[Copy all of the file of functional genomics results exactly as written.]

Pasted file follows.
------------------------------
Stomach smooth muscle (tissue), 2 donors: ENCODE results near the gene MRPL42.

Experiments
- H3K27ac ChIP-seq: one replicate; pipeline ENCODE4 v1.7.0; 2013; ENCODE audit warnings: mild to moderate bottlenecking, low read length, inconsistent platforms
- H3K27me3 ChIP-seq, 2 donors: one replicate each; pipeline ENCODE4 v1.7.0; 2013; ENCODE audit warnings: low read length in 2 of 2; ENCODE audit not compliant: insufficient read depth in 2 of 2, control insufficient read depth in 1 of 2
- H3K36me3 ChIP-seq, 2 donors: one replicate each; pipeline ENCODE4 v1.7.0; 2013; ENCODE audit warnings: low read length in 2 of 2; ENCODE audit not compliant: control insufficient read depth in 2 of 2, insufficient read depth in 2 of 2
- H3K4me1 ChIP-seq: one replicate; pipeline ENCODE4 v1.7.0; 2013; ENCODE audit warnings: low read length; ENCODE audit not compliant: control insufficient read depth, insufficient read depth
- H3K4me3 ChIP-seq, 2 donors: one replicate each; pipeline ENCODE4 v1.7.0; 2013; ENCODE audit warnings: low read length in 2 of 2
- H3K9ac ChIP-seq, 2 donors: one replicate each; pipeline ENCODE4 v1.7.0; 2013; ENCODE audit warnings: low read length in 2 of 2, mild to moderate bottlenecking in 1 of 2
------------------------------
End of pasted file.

Stomach smooth muscle (tissue), 2 donors: ENCODE results near the gene MRPL42.

Experiments
- H3K27ac ChIP-seq: one replicate; pipeline ENCODE4 v1.7.0; 2013; ENCODE audit warnings: mild to moderate bottlenecking, low read length, inconsistent platforms
- H3K27me3 ChIP-seq, 2 donors: one replicate each; pipeline ENCODE4 v1.7.0; 2013; ENCODE audit warnings: low read length in 2 of 2; ENCODE audit not compliant: insufficient read depth in 2 of 2, control insufficient read depth in 1 of 2
- H3K36me3 ChIP-seq, 2 donors: one replicate each; pipeline ENCODE4 v1.7.0; 2013; ENCODE audit warnings: low read length in 2 of 2; ENCODE audit not compliant: control insufficient read depth in 2 of 2, insufficient read depth in 2 of 2
- H3K4me1 ChIP-seq: one replicate; pipeline ENCODE4 v1.7.0; 2013; ENCODE audit warnings: low read length; ENCODE audit not compliant: control insufficient read depth, insufficient read depth
- H3K4me3 ChIP-seq, 2 donors: one replicate each; pipeline ENCODE4 v1.7.0; 2013; ENCODE audit warnings: low read length in 2 of 2
- H3K9ac ChIP-seq, 2 donors: one replicate each; pipeline ENCODE4 v1.7.0; 2013; ENCODE audit warnings: low read length in 2 of 2, mild to moderate bottlenecking in 1 of 2